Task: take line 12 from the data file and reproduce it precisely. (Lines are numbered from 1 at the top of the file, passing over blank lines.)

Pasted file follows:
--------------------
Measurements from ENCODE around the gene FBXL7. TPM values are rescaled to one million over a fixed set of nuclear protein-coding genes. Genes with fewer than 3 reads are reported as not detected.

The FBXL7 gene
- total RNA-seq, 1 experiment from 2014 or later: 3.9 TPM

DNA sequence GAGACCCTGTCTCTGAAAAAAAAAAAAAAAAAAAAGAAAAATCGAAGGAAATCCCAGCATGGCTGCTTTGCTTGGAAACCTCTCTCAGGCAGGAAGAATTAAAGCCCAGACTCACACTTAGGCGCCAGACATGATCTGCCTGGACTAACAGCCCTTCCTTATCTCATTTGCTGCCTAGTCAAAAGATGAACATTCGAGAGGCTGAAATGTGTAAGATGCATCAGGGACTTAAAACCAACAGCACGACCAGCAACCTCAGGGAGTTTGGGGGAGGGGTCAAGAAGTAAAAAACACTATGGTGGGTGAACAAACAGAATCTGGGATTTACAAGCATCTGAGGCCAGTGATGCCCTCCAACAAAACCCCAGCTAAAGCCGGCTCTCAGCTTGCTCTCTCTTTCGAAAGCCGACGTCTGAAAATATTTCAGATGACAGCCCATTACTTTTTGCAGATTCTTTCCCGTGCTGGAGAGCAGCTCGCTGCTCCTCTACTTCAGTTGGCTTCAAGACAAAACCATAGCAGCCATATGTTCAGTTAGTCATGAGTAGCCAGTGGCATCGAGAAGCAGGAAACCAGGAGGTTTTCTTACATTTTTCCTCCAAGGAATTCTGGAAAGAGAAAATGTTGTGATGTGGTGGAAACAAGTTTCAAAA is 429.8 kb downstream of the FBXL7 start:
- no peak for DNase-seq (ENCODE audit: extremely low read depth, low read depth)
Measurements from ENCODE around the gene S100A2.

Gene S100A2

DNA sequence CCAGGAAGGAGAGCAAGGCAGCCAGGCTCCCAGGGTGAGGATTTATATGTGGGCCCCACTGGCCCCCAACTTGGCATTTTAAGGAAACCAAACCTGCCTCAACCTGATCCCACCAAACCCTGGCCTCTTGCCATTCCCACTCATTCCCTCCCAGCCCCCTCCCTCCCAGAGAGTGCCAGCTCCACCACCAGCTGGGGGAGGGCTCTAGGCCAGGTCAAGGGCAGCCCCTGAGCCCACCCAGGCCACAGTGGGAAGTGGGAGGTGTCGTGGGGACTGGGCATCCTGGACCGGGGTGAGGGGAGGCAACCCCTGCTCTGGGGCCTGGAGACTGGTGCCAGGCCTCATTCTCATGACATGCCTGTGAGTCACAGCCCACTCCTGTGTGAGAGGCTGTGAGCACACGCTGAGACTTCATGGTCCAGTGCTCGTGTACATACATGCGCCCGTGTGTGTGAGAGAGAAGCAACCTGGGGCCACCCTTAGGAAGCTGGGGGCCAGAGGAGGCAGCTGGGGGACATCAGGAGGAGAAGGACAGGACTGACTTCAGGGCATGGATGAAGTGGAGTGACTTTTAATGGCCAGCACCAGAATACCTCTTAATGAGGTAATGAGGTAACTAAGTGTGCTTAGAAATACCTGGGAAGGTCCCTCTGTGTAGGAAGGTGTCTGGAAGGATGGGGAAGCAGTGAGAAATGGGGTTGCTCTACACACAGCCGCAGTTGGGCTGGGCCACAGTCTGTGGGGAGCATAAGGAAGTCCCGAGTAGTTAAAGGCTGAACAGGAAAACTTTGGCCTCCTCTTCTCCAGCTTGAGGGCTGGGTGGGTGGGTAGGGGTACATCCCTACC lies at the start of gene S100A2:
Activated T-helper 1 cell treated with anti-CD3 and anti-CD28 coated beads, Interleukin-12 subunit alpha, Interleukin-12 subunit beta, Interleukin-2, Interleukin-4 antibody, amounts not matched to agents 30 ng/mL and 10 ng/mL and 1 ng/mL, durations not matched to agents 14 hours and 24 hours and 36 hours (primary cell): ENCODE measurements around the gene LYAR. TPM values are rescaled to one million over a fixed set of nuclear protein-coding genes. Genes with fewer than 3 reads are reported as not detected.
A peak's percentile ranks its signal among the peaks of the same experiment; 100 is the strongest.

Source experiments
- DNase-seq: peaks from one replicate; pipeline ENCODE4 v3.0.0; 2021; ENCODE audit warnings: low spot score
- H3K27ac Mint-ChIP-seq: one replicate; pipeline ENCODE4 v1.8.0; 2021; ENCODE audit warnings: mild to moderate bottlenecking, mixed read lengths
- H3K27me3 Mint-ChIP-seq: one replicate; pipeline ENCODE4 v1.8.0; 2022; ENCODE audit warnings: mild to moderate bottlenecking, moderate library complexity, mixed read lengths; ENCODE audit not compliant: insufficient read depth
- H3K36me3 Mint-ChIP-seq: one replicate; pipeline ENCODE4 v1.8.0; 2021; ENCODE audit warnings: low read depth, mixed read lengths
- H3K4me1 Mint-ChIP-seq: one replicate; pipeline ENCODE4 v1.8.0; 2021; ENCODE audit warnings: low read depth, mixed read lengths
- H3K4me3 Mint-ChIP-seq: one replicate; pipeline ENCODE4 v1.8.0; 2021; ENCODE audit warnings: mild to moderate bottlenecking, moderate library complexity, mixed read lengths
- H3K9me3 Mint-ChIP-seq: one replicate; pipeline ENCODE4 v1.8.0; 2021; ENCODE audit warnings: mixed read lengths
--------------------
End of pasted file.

- DNase-seq: peaks from one replicate; pipeline ENCODE4 v3.0.0; 2021; ENCODE audit warnings: low spot score